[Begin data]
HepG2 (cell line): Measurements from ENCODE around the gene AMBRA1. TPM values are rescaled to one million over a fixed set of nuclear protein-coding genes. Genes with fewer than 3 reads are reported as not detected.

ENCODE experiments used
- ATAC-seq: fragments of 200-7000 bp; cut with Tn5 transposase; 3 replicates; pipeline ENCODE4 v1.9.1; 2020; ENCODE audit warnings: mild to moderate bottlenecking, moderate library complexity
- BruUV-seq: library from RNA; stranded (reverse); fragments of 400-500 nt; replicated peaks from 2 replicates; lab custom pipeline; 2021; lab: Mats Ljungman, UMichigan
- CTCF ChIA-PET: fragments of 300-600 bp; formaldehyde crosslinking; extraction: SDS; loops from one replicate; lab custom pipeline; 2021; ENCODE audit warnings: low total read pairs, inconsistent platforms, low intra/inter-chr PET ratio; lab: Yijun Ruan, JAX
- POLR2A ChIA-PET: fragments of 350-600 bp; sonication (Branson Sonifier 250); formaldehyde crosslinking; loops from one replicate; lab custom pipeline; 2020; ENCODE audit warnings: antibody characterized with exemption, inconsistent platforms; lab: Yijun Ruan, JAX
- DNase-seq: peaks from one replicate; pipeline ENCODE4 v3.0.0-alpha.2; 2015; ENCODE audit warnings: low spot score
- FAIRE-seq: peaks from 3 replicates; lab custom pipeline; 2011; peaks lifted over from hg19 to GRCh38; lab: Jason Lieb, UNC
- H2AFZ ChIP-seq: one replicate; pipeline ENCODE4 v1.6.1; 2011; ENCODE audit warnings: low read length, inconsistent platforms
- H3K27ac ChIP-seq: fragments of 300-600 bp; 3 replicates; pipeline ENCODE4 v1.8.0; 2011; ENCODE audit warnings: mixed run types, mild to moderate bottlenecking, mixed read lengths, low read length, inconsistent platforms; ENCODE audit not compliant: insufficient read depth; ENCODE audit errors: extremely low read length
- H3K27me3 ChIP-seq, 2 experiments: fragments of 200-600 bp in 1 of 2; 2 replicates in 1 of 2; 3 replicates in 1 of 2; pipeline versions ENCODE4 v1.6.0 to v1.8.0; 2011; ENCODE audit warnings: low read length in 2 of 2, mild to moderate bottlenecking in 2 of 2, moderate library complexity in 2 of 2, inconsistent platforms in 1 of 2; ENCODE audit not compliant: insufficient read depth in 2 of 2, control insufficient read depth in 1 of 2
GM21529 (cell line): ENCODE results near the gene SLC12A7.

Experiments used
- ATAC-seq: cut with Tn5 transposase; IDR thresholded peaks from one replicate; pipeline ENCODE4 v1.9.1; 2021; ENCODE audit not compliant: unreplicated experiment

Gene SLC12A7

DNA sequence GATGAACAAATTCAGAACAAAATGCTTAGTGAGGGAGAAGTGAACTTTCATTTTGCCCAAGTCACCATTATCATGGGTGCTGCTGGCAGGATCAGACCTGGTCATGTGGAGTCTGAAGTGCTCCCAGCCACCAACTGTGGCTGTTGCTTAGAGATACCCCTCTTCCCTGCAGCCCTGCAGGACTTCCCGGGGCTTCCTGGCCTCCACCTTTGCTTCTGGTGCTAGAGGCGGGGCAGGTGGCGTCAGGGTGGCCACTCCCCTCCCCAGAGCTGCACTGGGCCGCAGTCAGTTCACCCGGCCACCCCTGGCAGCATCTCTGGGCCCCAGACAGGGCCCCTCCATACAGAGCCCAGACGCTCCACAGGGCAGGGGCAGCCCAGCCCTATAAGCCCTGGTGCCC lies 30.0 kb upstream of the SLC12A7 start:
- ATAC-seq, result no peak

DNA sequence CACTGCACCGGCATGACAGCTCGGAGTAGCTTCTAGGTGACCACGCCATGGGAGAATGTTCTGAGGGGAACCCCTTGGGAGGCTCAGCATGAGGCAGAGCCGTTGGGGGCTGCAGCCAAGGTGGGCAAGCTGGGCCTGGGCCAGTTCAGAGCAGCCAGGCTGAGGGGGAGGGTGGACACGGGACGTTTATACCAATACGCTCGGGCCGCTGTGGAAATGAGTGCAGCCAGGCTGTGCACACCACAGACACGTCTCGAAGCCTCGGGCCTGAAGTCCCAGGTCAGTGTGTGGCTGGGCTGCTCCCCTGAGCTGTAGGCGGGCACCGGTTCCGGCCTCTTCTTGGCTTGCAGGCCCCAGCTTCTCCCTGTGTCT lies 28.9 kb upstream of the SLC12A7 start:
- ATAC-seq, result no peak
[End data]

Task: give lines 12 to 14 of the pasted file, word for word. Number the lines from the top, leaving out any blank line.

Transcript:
GM21529 (cell line): ENCODE results near the gene SLC12A7.

Experiments used
- ATAC-seq: cut with Tn5 transposase; IDR thresholded peaks from one replicate; pipeline ENCODE4 v1.9.1; 2021; ENCODE audit not compliant: unreplicated experiment